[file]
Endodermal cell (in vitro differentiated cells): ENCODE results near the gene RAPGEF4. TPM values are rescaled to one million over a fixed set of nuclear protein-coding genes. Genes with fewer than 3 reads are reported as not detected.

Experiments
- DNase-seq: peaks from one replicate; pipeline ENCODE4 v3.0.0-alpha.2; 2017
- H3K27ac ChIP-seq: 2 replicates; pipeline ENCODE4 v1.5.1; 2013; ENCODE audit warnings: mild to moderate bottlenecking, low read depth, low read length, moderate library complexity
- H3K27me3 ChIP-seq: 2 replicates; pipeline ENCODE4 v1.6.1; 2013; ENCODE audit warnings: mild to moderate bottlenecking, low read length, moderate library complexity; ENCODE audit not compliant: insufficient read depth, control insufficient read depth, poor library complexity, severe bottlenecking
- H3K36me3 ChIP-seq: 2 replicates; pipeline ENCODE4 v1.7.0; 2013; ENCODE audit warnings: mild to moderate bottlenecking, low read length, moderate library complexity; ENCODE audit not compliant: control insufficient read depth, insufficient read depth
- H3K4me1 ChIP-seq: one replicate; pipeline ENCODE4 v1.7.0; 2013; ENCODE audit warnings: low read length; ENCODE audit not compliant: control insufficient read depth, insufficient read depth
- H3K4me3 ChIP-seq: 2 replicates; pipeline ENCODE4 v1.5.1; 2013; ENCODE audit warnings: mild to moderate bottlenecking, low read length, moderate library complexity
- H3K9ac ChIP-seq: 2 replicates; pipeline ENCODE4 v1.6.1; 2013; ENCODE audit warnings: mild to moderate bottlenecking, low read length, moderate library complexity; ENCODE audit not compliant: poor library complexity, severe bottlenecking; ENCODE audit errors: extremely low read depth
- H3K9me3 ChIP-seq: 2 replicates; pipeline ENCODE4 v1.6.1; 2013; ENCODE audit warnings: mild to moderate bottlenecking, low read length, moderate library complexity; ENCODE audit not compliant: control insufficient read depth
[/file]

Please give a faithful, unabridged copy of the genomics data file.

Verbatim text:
Endodermal cell (in vitro differentiated cells): ENCODE results near the gene RAPGEF4. TPM values are rescaled to one million over a fixed set of nuclear protein-coding genes. Genes with fewer than 3 reads are reported as not detected.

Experiments
- DNase-seq: peaks from one replicate; pipeline ENCODE4 v3.0.0-alpha.2; 2017
- H3K27ac ChIP-seq: 2 replicates; pipeline ENCODE4 v1.5.1; 2013; ENCODE audit warnings: mild to moderate bottlenecking, low read depth, low read length, moderate library complexity
- H3K27me3 ChIP-seq: 2 replicates; pipeline ENCODE4 v1.6.1; 2013; ENCODE audit warnings: mild to moderate bottlenecking, low read length, moderate library complexity; ENCODE audit not compliant: insufficient read depth, control insufficient read depth, poor library complexity, severe bottlenecking
- H3K36me3 ChIP-seq: 2 replicates; pipeline ENCODE4 v1.7.0; 2013; ENCODE audit warnings: mild to moderate bottlenecking, low read length, moderate library complexity; ENCODE audit not compliant: control insufficient read depth, insufficient read depth
- H3K4me1 ChIP-seq: one replicate; pipeline ENCODE4 v1.7.0; 2013; ENCODE audit warnings: low read length; ENCODE audit not compliant: control insufficient read depth, insufficient read depth
- H3K4me3 ChIP-seq: 2 replicates; pipeline ENCODE4 v1.5.1; 2013; ENCODE audit warnings: mild to moderate bottlenecking, low read length, moderate library complexity
- H3K9ac ChIP-seq: 2 replicates; pipeline ENCODE4 v1.6.1; 2013; ENCODE audit warnings: mild to moderate bottlenecking, low read length, moderate library complexity; ENCODE audit not compliant: poor library complexity, severe bottlenecking; ENCODE audit errors: extremely low read depth
- H3K9me3 ChIP-seq: 2 replicates; pipeline ENCODE4 v1.6.1; 2013; ENCODE audit warnings: mild to moderate bottlenecking, low read length, moderate library complexity; ENCODE audit not compliant: control insufficient read depth